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Tuesday, January 26, 2016

The future that passed me by


The photo above is the very first Google Glass shot I took, during orientation in New York City's Chelsea Market, inside Google's hub in June of  2013. The video below is the last thing I've taken with the device, yesterday, even though I'm trying to stop using it.
As I've stated in this space before, but in other words, the augmented reality face computer is not working the way it used to and has become as obsolete as a Sega Dreamcast, which I also have. 

Or maybe I'm wearing it 
because the future passed me by 
and I didn't notice. 
I was distracted 
trying to keep up with it
forgetting to discard the unrealized hypothesis of, 
'Maybe this will be the world we'll live in.'

This is the world we live in now. 




Commence the content.
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Inside the Freeman

Come inside!

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Monday, January 25, 2016

Over my head


The big #snowzilla of 2016 skipped Kingston  and I'm pretty sure there's a metaphor in there somewhere, but it's gone over my head. Sometimes, a big snowstorm that didn't hit you is just nothing, and that's OK.
Still, there's a weird, lingering calm, waiting for a storm that never came.

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Wednesday, January 20, 2016

DFM chat on how and where to do breaking news

The former Freeman press. Pretty cool, but not the fastest way to break news.

Journalists, Digital First Media peeps, at least one twitter cat and  anyone who wants to are going to be taking part on our Twitter chat Wednesday at noon, Eastern Time, to talk about all things journalism.

Today we are talking about #breaking news! What is the most effective way to break news online? What's a good workflow for this? Should you give your ~content~ away to social media? Should news organizations break news on Facebook or Twitter without links? Let's assess our goals and mission and chat!

If you want to chime in, post a comment in the container or a tweet with the hashtag "#dfmchat" so it can automatically appear below.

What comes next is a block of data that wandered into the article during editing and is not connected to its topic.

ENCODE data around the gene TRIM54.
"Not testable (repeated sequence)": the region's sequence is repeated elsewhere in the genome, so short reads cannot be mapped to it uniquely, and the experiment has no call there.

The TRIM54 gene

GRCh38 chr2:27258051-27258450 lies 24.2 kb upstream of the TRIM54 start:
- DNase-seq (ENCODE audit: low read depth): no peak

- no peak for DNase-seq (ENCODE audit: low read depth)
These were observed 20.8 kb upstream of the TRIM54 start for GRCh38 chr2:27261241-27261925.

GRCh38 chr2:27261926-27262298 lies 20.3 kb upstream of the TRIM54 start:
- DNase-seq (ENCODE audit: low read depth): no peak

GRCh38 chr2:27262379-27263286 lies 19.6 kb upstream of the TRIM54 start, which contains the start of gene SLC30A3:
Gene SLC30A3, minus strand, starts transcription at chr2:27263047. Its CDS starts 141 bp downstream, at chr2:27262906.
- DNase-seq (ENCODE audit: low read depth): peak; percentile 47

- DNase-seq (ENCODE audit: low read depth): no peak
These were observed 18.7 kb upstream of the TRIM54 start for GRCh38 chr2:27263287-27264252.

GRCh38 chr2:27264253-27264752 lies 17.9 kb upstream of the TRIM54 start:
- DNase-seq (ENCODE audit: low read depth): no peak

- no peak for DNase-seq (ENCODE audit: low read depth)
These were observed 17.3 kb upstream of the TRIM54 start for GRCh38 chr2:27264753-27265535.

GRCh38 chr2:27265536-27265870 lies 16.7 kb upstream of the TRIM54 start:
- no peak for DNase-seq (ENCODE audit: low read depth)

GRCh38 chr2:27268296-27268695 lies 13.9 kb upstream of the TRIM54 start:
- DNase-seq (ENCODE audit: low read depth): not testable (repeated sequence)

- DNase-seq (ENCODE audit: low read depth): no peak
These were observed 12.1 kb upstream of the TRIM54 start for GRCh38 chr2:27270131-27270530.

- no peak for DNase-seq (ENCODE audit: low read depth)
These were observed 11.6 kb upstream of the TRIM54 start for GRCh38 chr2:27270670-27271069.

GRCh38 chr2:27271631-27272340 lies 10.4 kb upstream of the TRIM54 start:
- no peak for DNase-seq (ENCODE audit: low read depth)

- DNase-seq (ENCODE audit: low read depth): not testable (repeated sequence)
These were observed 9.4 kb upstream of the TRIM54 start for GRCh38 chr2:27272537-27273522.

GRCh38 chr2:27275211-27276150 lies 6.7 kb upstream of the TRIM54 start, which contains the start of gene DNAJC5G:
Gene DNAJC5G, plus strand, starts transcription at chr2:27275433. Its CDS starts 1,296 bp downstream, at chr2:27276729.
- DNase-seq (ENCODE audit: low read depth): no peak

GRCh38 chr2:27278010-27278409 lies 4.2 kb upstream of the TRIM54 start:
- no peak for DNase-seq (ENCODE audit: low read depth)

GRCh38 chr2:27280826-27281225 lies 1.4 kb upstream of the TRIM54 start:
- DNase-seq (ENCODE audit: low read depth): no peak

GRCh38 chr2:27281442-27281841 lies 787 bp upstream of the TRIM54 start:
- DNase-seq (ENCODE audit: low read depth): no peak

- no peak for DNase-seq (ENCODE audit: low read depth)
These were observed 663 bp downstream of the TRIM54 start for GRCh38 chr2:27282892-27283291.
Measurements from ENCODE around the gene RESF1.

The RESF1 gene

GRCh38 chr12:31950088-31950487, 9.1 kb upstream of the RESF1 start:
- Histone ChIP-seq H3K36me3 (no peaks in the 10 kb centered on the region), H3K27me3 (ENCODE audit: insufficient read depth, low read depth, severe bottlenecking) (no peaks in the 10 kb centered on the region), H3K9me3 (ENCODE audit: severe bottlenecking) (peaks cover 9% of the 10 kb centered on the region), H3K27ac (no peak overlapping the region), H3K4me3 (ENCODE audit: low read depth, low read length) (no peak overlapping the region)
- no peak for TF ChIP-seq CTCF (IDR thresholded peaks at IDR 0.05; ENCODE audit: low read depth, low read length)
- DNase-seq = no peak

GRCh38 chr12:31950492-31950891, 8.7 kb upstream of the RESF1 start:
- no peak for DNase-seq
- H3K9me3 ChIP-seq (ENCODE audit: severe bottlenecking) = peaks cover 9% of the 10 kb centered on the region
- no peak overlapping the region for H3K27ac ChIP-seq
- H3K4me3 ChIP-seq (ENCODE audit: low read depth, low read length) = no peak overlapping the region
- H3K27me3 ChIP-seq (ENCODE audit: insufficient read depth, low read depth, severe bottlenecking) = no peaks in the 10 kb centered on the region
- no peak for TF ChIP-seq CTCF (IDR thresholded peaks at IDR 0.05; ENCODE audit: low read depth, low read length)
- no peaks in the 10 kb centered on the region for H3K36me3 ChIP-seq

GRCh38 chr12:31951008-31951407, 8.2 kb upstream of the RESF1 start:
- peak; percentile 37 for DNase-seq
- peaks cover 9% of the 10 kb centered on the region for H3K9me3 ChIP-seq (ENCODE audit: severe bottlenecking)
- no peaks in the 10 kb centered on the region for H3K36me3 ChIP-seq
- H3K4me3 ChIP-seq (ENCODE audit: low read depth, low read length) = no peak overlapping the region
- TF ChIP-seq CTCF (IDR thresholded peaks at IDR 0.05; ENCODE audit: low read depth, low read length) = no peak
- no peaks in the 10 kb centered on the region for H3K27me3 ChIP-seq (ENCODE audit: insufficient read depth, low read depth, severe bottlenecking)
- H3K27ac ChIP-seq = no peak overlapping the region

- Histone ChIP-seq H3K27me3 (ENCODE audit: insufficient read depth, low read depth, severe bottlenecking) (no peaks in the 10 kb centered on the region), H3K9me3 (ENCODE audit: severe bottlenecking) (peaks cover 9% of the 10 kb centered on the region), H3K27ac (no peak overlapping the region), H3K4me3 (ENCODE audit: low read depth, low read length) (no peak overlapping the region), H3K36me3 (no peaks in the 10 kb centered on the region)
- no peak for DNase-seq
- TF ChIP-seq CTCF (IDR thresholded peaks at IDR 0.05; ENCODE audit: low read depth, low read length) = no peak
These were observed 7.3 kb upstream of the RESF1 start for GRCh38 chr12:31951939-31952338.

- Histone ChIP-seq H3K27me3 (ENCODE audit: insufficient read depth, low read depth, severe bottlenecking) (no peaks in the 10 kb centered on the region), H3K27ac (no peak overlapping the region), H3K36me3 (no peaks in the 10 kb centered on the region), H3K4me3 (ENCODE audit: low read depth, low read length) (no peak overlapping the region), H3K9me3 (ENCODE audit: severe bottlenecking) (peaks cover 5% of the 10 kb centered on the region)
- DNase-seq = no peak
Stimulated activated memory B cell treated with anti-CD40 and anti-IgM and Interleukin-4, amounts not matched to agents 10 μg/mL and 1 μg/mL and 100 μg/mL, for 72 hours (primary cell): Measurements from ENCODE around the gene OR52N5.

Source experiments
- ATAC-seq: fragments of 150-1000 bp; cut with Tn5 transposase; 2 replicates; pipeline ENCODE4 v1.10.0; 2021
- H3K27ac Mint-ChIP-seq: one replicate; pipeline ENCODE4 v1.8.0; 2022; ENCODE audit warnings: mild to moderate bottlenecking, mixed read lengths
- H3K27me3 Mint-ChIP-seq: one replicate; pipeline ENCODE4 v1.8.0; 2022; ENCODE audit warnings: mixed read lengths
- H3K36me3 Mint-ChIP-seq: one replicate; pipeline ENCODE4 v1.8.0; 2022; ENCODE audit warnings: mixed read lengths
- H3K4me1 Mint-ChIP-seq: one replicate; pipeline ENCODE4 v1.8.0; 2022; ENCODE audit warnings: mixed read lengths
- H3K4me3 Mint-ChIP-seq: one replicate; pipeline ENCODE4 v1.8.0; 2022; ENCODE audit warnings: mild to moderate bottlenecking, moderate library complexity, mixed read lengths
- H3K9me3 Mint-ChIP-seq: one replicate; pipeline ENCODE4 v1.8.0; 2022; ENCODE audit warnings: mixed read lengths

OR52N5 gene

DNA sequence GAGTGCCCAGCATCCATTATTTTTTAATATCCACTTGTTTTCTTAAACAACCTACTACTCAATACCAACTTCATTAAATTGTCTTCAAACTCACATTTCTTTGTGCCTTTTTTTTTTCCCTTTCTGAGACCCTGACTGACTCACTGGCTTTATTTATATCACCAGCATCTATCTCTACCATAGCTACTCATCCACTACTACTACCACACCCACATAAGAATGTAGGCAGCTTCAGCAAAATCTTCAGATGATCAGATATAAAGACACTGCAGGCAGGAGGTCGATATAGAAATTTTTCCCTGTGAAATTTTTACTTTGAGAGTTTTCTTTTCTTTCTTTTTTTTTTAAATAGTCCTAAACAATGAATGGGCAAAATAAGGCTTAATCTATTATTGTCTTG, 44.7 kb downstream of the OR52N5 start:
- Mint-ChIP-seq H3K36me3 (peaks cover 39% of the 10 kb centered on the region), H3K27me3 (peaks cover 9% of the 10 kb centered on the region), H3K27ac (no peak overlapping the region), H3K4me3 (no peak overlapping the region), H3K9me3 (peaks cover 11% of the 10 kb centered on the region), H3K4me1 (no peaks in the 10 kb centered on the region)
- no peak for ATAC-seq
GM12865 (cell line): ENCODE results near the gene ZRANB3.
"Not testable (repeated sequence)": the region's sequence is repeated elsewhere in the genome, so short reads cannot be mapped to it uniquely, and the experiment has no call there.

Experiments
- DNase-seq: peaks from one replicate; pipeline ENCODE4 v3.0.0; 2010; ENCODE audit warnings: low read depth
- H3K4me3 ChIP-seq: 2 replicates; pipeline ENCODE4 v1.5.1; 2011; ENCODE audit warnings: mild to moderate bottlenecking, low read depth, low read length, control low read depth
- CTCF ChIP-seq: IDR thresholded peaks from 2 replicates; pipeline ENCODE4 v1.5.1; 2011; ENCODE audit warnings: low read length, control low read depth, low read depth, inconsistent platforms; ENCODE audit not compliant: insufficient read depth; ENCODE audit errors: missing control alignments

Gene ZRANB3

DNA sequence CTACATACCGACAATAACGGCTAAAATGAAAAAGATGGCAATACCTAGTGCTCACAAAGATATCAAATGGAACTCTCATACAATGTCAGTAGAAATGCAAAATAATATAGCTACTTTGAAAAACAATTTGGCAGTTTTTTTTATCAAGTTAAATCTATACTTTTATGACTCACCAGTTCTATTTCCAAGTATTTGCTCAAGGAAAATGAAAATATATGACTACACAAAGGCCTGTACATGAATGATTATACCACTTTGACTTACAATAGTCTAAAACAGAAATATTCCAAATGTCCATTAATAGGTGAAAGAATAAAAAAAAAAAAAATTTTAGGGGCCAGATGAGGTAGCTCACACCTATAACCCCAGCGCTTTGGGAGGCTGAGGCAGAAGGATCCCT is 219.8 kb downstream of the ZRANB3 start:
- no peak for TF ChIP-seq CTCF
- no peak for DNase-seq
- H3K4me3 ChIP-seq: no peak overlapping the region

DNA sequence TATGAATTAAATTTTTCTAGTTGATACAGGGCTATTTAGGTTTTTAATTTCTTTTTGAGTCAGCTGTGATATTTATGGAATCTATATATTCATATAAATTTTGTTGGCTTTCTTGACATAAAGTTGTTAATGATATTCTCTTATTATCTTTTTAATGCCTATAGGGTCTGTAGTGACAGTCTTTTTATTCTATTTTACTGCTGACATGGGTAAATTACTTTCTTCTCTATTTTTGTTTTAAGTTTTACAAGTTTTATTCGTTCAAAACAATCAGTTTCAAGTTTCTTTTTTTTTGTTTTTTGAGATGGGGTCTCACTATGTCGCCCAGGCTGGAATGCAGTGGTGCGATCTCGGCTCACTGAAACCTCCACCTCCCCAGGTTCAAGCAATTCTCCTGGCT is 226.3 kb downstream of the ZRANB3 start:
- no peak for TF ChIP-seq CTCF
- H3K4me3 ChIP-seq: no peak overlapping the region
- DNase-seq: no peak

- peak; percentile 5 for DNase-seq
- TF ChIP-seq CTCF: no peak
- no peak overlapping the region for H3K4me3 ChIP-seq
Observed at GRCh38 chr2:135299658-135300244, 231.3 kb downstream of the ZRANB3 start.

Read more »

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Monday, January 18, 2016

The awkward reality of being


Find a recent, terrible photo of yourself. Post it on social media.
Can you do it?
The point is not the potential for embarrassment, but to shuffle off this social media coil and to dismantle the alterations of carefully crafted personas.
Or it could be to take power away from perceived judgements and digital pitchforks.
Or for fun.

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Wednesday, January 13, 2016

DFM chat on ethical ways to share and aggregate from social media


This is a metaphor for something

Journalists, Digital First Media peeps, at least one twitter cat and  anyone who wants to are going to be taking part on our Twitter chat Wednesday at noon, Eastern Time, to talk about all things journalism.

Today we are talking ethical aggregation. What's the proper way to use content from social media? How do you verify? What about stuff posted by minors? There's more than just following terms of service. Let's explore the ramifications of augmenting other people's stuff.

If you want to chime in, post a comment in the container or a tweet with the hashtag "#dfmchat" so it can automatically appear below.

Read more »

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Tuesday, January 12, 2016

Let's do one thing

Ok glass, you can rest now.
The bitter winter days of long ago last week took a toll on good ol' Google Glass, and the device's display is not quite in working order anymore. I'll still take some photos here and there, but the device is pretty much done. 
OK, Glass, you had a good run. 

***